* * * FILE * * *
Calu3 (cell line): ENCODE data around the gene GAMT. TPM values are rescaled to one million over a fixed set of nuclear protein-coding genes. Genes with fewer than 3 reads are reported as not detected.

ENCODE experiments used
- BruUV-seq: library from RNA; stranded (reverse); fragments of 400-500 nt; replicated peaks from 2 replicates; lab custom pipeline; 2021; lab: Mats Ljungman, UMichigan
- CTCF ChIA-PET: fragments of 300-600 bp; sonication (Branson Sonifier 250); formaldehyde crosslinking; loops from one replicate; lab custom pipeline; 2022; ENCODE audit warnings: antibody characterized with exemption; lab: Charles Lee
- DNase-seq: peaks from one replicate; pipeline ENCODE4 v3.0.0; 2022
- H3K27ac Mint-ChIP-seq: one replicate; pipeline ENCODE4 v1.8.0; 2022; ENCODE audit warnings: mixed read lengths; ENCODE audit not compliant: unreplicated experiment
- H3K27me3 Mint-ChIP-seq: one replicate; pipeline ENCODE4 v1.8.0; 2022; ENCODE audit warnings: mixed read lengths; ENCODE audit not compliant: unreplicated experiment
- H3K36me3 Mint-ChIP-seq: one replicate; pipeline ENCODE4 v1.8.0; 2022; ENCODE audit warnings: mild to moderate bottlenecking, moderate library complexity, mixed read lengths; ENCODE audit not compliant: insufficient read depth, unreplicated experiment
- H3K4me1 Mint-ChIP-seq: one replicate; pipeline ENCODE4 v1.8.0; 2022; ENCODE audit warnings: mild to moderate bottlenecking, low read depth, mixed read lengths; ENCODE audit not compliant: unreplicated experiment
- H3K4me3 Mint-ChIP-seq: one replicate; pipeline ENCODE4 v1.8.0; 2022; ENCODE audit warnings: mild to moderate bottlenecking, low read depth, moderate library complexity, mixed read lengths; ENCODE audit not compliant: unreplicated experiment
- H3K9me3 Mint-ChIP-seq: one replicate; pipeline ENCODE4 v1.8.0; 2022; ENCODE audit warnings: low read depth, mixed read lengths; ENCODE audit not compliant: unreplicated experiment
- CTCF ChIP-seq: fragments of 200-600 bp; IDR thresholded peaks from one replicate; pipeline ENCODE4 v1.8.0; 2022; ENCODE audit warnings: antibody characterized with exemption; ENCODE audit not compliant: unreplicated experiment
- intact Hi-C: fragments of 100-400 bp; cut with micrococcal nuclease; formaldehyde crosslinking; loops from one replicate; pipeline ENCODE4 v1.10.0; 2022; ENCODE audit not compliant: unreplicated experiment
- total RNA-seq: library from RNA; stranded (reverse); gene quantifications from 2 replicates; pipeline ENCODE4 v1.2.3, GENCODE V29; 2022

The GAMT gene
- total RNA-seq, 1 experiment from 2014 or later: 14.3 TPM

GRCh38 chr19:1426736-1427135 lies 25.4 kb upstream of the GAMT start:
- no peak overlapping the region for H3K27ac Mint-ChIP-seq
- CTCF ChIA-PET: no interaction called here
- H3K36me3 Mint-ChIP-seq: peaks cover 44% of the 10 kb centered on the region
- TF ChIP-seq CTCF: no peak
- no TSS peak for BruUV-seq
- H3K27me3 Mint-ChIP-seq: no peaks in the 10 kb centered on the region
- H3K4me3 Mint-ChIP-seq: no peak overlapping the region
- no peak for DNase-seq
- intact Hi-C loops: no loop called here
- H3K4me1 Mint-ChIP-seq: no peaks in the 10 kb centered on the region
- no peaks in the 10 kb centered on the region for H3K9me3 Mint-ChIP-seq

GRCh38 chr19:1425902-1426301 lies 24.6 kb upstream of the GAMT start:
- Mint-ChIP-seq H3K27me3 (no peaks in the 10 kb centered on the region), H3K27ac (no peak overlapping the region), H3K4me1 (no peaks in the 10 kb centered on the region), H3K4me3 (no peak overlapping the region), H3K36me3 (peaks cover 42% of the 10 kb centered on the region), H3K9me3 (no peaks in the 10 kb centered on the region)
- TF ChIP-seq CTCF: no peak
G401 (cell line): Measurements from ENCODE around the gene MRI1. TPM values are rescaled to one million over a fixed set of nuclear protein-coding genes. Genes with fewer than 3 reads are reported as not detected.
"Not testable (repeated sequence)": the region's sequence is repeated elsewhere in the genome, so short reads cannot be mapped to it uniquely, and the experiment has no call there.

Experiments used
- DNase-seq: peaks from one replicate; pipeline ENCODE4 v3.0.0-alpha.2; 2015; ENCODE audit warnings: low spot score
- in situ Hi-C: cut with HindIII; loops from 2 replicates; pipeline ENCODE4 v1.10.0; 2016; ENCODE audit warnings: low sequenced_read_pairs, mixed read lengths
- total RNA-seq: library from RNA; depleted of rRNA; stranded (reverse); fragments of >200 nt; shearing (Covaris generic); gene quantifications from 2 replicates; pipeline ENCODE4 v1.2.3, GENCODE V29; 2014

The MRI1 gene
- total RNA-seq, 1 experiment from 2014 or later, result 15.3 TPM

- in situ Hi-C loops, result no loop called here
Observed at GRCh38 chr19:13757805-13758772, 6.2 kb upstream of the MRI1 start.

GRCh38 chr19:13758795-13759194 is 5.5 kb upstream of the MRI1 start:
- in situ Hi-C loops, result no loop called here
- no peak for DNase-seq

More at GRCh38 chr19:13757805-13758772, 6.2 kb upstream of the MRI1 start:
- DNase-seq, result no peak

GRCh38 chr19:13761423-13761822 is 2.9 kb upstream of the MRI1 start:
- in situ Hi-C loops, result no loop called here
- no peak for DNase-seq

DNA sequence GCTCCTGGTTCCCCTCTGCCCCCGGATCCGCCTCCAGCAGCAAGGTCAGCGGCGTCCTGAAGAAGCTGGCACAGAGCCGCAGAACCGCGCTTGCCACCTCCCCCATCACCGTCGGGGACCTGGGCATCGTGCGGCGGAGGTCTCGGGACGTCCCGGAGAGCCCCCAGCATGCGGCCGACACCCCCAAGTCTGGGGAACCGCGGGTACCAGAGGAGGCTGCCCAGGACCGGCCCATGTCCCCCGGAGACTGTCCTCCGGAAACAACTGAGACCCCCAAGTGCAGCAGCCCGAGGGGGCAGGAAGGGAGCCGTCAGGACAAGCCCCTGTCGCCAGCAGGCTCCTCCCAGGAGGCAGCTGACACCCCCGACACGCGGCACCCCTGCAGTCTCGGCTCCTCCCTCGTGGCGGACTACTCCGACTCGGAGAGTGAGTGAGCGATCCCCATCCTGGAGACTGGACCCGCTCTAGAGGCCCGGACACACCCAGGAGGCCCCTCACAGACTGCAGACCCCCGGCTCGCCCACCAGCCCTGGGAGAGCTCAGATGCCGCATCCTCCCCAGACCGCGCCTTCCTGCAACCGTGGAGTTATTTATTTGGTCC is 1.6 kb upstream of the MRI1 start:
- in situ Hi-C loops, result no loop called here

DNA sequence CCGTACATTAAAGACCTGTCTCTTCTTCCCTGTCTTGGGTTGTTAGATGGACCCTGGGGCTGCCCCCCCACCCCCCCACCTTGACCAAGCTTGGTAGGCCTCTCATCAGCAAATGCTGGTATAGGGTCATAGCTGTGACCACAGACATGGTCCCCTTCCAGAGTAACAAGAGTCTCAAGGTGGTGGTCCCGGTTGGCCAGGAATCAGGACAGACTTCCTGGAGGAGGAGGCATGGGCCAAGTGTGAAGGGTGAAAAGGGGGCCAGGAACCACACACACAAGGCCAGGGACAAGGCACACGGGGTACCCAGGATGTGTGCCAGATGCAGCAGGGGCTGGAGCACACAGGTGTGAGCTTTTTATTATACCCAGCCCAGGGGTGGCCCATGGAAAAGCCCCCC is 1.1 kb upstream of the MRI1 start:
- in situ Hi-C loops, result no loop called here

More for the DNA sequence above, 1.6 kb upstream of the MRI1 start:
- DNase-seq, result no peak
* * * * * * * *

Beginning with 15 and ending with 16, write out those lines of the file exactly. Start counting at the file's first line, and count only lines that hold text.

The GAMT gene
- total RNA-seq, 1 experiment from 2014 or later: 14.3 TPM